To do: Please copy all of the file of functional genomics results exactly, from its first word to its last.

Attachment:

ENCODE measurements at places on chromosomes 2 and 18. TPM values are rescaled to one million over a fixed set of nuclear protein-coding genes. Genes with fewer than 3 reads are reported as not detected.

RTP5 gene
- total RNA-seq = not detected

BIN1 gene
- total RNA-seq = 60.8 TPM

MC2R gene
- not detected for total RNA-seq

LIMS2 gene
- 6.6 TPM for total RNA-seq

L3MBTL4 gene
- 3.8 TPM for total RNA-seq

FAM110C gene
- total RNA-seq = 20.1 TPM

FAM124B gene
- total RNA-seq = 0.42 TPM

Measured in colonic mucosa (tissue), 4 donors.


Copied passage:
ENCODE measurements at places on chromosomes 2 and 18. TPM values are rescaled to one million over a fixed set of nuclear protein-coding genes. Genes with fewer than 3 reads are reported as not detected.

RTP5 gene
- total RNA-seq = not detected

BIN1 gene
- total RNA-seq = 60.8 TPM

MC2R gene
- not detected for total RNA-seq

LIMS2 gene
- 6.6 TPM for total RNA-seq

L3MBTL4 gene
- 3.8 TPM for total RNA-seq

FAM110C gene
- total RNA-seq = 20.1 TPM

FAM124B gene
- total RNA-seq = 0.42 TPM

Measured in colonic mucosa (tissue), 4 donors.